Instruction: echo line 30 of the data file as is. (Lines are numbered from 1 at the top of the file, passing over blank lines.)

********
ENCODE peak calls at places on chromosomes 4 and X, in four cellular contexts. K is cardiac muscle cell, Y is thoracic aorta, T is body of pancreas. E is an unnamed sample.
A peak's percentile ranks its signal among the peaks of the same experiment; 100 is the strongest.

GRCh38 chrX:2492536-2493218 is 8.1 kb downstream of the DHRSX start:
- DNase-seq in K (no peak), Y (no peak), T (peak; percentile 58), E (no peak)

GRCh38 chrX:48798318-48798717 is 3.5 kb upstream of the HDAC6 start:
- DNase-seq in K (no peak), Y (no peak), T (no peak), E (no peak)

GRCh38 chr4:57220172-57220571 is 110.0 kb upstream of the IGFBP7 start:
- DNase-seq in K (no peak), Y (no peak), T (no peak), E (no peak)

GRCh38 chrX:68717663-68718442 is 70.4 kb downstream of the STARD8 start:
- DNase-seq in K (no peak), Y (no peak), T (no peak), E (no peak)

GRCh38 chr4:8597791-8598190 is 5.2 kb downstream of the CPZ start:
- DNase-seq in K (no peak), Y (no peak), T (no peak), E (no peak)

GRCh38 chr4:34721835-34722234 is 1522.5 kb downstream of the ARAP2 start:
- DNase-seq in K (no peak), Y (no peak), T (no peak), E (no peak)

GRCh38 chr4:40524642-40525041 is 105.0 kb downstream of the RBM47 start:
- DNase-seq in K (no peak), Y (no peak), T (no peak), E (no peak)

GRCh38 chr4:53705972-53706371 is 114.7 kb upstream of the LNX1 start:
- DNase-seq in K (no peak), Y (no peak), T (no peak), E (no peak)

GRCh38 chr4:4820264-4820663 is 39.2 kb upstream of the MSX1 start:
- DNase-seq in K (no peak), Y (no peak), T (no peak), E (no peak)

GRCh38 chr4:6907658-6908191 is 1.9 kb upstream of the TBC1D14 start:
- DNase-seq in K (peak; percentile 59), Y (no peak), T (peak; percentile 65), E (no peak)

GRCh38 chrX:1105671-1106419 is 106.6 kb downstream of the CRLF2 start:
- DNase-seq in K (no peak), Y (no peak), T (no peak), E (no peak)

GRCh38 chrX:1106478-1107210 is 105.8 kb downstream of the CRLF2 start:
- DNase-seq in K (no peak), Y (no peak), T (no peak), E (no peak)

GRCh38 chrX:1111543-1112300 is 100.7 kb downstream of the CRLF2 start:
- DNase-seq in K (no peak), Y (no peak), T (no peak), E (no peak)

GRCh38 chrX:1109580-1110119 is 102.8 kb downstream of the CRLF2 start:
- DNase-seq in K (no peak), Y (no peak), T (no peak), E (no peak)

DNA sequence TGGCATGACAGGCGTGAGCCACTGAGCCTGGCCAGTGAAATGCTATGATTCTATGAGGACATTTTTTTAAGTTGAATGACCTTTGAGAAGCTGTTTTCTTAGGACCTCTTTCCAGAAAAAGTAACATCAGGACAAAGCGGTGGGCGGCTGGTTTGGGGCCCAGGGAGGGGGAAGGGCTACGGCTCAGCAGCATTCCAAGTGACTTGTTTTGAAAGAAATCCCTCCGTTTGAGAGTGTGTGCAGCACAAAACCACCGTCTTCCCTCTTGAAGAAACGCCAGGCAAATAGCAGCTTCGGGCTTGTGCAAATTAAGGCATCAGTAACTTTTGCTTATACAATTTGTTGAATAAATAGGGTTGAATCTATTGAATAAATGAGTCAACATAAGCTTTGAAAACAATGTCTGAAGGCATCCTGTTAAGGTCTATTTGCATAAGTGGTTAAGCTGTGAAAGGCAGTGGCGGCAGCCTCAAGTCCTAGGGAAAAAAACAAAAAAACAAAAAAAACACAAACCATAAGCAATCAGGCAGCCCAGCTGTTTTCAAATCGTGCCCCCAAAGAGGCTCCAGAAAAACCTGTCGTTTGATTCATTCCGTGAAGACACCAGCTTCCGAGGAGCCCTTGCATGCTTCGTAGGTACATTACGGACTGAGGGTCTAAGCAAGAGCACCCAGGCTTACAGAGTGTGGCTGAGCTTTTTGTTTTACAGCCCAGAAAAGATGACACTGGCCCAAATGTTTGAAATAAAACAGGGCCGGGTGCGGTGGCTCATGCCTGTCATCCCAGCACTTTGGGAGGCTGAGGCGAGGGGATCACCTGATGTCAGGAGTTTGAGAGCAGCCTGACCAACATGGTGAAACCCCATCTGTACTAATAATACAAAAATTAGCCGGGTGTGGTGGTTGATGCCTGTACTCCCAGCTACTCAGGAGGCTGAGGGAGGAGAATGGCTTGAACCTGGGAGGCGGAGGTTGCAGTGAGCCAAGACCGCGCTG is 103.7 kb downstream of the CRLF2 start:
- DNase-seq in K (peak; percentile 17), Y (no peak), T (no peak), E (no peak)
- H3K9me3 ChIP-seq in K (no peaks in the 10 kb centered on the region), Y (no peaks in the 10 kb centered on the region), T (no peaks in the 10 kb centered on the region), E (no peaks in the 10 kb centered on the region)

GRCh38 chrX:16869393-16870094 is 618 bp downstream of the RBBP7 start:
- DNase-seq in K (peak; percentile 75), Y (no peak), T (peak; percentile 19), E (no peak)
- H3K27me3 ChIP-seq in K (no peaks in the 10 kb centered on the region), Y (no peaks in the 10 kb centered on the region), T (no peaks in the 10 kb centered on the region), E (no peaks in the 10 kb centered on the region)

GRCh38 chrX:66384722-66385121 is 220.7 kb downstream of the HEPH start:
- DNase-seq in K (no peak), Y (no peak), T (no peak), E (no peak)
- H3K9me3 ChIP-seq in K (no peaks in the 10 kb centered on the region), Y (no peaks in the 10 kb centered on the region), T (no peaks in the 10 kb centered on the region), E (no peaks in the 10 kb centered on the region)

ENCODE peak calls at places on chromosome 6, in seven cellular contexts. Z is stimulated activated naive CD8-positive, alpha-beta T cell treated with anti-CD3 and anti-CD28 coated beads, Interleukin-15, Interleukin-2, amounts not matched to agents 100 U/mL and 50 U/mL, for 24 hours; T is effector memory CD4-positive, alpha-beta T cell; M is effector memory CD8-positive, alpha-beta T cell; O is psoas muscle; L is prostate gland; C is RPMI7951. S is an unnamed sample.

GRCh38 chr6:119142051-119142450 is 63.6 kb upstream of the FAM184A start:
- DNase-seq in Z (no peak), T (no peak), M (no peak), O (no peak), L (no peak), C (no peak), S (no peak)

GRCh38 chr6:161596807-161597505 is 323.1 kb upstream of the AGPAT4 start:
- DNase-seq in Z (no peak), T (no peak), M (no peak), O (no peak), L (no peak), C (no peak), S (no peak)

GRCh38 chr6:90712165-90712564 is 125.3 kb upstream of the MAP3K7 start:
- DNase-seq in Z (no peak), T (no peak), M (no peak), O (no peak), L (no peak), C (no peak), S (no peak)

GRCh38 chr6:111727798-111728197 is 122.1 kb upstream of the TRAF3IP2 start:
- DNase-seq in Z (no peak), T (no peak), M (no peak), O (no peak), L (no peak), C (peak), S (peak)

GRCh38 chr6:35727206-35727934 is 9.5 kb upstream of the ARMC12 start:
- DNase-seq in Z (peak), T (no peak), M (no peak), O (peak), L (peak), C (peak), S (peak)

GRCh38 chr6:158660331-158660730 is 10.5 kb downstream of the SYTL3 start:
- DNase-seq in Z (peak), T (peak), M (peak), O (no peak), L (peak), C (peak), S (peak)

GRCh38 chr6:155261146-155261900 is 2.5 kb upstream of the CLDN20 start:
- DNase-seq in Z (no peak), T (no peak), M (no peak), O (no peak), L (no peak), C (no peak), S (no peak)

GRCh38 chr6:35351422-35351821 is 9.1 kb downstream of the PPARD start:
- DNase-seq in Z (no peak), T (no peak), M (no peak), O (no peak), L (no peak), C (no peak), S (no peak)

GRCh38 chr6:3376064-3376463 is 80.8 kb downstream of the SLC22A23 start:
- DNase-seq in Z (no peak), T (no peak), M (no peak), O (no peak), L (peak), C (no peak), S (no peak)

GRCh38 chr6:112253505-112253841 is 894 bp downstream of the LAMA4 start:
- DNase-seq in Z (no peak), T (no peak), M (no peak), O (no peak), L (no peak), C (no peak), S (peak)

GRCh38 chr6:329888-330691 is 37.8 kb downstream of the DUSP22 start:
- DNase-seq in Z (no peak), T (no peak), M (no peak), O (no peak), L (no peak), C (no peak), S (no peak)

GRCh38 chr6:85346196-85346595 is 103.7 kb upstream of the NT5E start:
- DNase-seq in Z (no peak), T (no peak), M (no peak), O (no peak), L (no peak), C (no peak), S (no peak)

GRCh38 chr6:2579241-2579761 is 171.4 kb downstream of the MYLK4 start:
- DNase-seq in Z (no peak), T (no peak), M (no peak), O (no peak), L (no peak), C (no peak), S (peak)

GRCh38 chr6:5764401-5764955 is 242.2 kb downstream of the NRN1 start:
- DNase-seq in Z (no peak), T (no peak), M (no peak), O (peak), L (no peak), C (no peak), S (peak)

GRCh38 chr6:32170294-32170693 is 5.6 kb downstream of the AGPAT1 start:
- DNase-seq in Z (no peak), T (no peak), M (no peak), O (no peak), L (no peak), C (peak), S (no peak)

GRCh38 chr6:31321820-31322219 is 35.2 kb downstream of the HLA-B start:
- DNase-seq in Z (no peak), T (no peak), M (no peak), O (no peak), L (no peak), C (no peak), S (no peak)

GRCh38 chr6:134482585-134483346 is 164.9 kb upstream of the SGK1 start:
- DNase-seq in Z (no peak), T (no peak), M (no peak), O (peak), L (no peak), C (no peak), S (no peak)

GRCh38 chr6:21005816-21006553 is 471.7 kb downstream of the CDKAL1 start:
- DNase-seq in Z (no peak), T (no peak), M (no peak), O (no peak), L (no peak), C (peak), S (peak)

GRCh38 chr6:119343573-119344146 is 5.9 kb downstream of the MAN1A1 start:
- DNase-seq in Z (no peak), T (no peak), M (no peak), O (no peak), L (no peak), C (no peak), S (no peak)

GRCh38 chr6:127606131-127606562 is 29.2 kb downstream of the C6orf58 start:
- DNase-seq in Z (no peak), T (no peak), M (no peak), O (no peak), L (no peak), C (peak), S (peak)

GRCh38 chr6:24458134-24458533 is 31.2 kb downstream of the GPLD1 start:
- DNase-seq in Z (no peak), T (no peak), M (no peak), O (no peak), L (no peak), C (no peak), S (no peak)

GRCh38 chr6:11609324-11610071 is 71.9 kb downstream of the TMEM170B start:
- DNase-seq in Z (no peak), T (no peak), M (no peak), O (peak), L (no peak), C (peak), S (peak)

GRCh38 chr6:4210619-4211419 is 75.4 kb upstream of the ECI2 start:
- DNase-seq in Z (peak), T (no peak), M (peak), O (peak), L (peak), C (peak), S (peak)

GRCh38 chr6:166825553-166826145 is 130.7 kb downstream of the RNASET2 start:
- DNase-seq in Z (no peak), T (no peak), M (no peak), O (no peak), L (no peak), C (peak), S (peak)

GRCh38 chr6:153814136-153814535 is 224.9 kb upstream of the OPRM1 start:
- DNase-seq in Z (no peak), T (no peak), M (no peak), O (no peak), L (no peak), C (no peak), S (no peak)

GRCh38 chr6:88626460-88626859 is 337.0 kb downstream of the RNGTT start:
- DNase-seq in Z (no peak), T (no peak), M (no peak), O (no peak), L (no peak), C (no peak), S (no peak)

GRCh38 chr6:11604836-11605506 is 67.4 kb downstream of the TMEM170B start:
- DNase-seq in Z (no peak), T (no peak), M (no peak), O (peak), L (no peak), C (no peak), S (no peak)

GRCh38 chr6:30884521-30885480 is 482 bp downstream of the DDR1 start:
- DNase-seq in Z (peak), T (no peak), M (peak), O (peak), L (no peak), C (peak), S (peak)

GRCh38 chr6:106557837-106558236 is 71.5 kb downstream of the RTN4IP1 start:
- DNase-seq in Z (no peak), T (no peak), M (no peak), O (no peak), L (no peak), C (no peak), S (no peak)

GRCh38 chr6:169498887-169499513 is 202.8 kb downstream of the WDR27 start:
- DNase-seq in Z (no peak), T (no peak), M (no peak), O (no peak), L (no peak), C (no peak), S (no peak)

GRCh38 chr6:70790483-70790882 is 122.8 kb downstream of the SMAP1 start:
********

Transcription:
- DNase-seq in K (no peak), Y (no peak), T (no peak), E (no peak)